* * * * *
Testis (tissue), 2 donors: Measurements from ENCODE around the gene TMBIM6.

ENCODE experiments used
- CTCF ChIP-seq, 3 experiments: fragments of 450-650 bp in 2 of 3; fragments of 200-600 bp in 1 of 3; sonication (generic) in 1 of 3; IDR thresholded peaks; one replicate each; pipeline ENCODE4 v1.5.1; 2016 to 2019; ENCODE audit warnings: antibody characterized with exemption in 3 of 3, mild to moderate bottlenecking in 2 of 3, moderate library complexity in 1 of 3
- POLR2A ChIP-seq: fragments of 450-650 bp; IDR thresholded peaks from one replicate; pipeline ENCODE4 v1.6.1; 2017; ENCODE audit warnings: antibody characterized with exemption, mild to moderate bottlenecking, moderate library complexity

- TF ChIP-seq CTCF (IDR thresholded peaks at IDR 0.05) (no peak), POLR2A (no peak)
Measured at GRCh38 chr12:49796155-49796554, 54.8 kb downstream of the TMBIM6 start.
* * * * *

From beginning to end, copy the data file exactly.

Testis (tissue), 2 donors: Measurements from ENCODE around the gene TMBIM6.

ENCODE experiments used
- CTCF ChIP-seq, 3 experiments: fragments of 450-650 bp in 2 of 3; fragments of 200-600 bp in 1 of 3; sonication (generic) in 1 of 3; IDR thresholded peaks; one replicate each; pipeline ENCODE4 v1.5.1; 2016 to 2019; ENCODE audit warnings: antibody characterized with exemption in 3 of 3, mild to moderate bottlenecking in 2 of 3, moderate library complexity in 1 of 3
- POLR2A ChIP-seq: fragments of 450-650 bp; IDR thresholded peaks from one replicate; pipeline ENCODE4 v1.6.1; 2017; ENCODE audit warnings: antibody characterized with exemption, mild to moderate bottlenecking, moderate library complexity

- TF ChIP-seq CTCF (IDR thresholded peaks at IDR 0.05) (no peak), POLR2A (no peak)
Measured at GRCh38 chr12:49796155-49796554, 54.8 kb downstream of the TMBIM6 start.